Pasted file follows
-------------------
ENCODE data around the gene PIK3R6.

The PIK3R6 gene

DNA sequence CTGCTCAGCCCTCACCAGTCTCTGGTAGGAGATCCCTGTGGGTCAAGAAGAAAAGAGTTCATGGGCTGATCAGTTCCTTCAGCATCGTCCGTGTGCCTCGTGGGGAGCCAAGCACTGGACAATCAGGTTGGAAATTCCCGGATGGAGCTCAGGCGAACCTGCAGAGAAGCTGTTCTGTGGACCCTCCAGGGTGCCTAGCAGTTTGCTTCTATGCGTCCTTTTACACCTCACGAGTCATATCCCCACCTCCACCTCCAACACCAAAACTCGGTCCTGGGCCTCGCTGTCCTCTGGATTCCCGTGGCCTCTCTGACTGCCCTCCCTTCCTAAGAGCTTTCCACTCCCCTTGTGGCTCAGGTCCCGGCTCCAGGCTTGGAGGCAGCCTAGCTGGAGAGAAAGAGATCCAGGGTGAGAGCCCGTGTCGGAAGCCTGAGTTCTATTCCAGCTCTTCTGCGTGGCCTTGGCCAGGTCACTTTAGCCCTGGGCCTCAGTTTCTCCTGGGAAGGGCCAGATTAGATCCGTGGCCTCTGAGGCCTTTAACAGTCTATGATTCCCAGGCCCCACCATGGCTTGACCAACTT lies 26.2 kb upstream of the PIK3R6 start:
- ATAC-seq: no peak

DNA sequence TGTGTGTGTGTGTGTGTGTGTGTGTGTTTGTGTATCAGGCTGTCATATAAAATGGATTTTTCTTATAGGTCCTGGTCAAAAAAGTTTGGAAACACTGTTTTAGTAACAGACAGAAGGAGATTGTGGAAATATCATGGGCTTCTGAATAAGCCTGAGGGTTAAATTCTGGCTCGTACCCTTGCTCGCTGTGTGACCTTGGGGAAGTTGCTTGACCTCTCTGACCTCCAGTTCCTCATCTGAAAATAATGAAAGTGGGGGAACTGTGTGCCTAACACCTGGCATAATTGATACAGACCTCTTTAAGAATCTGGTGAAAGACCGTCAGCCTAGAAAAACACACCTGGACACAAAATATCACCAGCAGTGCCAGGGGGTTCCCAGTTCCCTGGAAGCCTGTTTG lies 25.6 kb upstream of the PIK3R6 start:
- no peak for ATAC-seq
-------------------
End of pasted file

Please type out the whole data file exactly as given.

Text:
ENCODE data around the gene PIK3R6.

The PIK3R6 gene

DNA sequence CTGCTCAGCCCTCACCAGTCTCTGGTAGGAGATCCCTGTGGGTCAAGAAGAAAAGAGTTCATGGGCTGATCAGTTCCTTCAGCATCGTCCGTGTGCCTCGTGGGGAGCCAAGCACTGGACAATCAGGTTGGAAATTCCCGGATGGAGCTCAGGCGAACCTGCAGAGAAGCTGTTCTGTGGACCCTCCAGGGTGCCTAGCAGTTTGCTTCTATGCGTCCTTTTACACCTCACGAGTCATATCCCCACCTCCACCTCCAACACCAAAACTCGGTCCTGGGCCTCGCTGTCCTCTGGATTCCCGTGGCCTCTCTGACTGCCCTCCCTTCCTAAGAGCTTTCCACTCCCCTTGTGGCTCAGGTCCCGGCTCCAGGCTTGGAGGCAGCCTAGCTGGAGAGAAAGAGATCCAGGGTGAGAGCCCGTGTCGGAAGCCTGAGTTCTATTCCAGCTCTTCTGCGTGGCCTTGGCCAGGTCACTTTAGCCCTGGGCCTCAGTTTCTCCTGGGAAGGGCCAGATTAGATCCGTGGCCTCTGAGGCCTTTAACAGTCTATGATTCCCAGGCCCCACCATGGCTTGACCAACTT lies 26.2 kb upstream of the PIK3R6 start:
- ATAC-seq: no peak

DNA sequence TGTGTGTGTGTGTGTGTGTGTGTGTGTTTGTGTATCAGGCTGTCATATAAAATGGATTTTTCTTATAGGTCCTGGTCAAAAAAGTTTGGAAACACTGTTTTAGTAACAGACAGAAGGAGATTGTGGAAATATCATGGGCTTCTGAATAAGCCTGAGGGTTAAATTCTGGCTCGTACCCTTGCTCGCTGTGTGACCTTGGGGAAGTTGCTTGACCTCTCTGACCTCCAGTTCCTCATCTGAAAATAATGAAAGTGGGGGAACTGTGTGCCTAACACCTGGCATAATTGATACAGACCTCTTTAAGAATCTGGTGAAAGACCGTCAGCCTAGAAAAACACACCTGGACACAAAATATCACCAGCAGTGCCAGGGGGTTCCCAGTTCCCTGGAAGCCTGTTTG lies 25.6 kb upstream of the PIK3R6 start:
- no peak for ATAC-seq